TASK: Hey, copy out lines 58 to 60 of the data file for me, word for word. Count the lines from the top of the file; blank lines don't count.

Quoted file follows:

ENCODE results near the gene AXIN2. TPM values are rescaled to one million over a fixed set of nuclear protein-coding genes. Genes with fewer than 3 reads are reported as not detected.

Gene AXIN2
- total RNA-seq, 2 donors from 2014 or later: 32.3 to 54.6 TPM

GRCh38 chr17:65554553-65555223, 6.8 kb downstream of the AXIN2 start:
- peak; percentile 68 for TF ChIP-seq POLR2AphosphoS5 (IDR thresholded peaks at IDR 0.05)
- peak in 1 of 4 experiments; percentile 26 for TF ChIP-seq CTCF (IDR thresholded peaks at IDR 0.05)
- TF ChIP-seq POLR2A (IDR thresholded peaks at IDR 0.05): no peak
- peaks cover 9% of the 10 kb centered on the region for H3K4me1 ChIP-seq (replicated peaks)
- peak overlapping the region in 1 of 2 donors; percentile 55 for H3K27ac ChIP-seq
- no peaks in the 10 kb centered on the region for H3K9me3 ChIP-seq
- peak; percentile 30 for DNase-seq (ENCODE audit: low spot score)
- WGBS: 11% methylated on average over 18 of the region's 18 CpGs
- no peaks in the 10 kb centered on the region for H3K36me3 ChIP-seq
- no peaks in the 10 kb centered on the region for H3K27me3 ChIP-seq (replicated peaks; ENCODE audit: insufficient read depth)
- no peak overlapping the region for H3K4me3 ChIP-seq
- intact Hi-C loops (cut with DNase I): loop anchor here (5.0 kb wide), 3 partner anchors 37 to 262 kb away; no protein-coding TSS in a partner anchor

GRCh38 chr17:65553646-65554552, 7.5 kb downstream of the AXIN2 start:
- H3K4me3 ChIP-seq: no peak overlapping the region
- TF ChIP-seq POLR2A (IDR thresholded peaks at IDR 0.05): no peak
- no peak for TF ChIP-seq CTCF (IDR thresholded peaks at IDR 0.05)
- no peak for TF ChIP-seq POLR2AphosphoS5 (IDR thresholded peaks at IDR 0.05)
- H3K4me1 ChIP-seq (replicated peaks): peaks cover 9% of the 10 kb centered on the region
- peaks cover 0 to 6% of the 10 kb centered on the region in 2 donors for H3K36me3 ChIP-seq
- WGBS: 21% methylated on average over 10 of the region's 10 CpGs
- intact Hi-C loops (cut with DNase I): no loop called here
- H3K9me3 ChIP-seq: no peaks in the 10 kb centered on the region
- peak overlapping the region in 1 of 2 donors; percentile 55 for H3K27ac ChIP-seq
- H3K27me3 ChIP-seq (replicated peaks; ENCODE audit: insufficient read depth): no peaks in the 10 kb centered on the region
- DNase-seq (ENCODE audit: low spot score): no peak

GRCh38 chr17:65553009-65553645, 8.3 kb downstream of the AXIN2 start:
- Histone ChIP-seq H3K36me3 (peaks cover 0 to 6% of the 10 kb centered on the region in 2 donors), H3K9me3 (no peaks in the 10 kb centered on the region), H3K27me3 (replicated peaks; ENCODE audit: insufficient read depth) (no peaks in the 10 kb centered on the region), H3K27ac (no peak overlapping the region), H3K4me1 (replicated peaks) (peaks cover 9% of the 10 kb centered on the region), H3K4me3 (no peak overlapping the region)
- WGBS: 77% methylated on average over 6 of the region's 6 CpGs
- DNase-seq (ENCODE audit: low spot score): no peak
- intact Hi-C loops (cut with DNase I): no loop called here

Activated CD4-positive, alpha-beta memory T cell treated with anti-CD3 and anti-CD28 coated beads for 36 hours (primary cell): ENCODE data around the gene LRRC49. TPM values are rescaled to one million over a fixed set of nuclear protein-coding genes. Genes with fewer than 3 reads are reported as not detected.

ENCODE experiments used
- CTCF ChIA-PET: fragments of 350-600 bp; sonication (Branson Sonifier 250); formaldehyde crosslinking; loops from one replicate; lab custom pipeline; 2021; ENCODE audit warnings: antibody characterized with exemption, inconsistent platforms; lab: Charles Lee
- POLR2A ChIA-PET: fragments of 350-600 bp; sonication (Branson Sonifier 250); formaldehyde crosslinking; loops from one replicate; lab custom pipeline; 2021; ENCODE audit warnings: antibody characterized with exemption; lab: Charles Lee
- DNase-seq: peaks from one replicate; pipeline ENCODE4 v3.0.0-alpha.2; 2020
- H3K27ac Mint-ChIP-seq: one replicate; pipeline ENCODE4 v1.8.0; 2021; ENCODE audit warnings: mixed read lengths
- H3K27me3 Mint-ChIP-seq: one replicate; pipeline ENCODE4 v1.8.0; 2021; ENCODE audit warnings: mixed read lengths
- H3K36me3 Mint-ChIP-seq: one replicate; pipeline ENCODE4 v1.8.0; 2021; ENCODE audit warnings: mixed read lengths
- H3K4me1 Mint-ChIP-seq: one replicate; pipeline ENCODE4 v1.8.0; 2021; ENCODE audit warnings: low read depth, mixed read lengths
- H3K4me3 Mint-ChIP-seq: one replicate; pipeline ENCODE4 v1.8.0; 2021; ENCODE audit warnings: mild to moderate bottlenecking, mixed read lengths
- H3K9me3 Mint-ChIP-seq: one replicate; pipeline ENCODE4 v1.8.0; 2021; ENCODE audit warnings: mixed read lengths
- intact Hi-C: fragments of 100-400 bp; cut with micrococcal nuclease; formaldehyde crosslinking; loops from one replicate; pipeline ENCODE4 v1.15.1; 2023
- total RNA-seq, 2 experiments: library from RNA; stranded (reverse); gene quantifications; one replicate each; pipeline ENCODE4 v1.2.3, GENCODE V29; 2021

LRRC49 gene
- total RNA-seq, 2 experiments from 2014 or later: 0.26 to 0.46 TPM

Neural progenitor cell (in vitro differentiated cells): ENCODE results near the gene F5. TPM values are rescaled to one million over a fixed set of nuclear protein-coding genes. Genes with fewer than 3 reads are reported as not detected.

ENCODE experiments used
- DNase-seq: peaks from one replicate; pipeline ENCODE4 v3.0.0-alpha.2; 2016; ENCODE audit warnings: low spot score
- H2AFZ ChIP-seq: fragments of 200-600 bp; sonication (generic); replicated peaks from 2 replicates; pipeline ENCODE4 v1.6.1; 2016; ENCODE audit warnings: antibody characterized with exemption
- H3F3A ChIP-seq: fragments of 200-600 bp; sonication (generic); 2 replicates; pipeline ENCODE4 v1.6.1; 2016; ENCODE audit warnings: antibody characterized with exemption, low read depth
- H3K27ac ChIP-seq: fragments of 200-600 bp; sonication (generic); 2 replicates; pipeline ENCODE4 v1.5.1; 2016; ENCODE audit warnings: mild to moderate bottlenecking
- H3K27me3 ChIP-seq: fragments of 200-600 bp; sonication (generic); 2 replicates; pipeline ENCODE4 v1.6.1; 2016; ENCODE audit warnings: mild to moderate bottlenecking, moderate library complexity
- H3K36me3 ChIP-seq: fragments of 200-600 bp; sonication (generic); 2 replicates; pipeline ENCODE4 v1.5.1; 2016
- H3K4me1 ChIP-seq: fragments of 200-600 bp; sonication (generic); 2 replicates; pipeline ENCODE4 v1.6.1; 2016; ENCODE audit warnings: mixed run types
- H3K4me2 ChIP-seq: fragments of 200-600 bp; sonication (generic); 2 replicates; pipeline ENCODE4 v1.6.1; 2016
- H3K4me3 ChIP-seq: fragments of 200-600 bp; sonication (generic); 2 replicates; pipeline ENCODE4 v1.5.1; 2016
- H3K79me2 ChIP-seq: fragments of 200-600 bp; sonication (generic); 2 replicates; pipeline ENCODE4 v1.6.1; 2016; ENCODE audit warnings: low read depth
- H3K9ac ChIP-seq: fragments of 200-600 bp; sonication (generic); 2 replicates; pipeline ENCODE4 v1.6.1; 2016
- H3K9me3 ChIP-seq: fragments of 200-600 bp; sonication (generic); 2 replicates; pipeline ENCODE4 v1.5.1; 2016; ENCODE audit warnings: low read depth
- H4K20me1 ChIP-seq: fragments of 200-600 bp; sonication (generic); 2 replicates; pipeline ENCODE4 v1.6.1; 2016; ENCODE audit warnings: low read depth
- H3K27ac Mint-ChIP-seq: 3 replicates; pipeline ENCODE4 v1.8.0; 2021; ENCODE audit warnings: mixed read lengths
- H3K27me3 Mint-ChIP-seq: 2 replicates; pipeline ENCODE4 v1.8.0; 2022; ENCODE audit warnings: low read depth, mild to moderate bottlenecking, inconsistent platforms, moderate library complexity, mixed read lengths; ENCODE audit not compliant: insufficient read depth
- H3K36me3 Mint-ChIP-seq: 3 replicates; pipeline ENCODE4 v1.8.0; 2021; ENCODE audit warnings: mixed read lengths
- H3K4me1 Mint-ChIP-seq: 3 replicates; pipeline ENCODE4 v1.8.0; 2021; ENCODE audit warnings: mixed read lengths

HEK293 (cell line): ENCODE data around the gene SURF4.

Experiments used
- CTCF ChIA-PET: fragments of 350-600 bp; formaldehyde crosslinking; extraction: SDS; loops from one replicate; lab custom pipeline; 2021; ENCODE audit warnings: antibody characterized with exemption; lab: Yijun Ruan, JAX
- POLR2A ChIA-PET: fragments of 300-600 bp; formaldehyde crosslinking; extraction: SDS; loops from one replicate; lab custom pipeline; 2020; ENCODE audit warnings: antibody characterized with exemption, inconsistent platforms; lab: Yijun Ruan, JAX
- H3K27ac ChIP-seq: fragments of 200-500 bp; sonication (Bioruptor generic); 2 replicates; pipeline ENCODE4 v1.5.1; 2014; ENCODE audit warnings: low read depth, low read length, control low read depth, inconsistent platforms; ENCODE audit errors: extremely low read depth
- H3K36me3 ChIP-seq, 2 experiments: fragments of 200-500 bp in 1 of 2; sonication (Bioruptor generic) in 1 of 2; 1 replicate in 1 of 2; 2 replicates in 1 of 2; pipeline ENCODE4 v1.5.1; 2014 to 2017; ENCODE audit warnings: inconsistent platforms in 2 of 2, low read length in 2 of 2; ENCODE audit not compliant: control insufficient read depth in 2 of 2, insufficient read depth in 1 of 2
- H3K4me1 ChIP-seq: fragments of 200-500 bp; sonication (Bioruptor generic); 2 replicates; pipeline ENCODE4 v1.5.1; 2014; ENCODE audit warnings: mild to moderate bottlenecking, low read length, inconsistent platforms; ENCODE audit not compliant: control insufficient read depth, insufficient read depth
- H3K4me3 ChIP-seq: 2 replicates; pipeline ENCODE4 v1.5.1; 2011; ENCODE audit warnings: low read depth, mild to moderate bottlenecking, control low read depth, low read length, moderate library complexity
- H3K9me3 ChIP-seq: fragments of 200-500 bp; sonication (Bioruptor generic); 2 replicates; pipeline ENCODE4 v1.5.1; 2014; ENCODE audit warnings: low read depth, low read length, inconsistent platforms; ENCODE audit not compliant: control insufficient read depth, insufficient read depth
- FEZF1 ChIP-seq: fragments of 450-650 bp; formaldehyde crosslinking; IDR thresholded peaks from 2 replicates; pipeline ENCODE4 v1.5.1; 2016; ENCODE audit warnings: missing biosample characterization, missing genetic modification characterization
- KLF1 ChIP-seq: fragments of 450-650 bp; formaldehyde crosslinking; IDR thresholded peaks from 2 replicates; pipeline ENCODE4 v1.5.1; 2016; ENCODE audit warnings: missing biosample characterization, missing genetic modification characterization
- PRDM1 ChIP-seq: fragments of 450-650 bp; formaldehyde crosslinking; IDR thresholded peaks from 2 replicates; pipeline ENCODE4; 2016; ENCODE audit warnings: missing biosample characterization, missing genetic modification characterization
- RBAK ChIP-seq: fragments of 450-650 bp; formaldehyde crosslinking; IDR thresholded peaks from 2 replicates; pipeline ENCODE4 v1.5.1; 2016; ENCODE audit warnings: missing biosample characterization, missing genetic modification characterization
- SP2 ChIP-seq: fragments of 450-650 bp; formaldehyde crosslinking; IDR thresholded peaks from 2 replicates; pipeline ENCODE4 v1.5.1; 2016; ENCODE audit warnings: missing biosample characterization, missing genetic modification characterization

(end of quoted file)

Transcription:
- H3K4me1 ChIP-seq: fragments of 200-600 bp; sonication (generic); 2 replicates; pipeline ENCODE4 v1.6.1; 2016; ENCODE audit warnings: mixed run types
- H3K4me2 ChIP-seq: fragments of 200-600 bp; sonication (generic); 2 replicates; pipeline ENCODE4 v1.6.1; 2016
- H3K4me3 ChIP-seq: fragments of 200-600 bp; sonication (generic); 2 replicates; pipeline ENCODE4 v1.5.1; 2016